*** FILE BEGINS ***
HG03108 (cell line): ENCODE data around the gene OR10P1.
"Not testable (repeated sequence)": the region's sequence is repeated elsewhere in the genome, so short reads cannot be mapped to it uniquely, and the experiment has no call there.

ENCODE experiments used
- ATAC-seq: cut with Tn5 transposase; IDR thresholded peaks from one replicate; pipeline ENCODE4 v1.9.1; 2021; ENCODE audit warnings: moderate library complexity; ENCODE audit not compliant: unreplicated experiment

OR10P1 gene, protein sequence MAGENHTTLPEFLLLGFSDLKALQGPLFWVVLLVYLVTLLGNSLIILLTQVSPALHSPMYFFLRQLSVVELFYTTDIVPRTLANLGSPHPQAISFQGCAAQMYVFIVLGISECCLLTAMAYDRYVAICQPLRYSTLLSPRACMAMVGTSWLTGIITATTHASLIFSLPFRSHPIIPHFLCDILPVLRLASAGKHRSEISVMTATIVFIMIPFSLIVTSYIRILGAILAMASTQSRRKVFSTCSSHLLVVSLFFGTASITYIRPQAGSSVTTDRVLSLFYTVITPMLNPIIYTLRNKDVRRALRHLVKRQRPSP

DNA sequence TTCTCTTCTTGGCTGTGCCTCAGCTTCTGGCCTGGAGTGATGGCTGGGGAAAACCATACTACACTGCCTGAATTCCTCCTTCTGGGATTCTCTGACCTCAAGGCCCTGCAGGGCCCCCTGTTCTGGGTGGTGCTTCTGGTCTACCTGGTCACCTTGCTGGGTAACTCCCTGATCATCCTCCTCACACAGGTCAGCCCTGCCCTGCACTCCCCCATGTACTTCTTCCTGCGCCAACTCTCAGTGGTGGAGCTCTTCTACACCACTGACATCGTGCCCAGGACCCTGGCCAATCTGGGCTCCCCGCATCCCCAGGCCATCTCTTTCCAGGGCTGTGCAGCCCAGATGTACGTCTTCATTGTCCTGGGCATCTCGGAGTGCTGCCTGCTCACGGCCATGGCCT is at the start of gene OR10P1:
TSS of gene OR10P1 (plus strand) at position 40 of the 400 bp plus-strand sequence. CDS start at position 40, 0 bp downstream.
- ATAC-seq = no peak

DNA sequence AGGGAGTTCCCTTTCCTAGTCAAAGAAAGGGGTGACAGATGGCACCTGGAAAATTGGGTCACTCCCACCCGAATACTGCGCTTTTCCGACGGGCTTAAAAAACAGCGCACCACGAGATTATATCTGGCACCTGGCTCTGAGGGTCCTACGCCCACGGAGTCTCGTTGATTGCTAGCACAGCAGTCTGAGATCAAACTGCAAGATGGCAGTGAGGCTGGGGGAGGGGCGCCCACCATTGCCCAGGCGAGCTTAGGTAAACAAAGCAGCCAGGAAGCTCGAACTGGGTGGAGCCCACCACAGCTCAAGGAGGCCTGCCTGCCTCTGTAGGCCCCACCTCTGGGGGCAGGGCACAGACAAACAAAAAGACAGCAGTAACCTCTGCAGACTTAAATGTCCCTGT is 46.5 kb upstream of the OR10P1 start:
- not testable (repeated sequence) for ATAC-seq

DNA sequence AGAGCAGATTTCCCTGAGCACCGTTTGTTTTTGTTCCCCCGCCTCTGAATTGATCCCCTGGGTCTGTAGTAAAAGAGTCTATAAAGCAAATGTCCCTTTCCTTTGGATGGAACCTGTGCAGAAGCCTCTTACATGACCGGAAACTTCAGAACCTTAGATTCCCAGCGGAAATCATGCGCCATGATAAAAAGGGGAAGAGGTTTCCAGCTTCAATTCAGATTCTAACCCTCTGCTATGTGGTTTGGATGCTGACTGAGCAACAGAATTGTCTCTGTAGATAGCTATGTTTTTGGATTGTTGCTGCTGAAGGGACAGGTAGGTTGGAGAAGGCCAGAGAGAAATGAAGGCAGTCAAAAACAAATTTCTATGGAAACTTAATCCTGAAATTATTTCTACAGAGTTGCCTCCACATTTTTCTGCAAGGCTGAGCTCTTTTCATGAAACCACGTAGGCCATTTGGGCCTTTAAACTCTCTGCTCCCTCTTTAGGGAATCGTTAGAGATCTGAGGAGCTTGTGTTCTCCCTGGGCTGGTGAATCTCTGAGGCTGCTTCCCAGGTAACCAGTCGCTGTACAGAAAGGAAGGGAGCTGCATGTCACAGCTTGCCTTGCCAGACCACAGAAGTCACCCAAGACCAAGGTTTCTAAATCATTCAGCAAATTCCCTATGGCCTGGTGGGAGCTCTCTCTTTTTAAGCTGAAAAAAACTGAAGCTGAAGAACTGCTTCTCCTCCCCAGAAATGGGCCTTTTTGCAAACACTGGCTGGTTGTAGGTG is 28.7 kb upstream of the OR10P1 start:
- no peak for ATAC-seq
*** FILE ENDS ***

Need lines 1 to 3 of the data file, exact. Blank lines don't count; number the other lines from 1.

HG03108 (cell line): ENCODE data around the gene OR10P1.
"Not testable (repeated sequence)": the region's sequence is repeated elsewhere in the genome, so short reads cannot be mapped to it uniquely, and the experiment has no call there.

ENCODE experiments used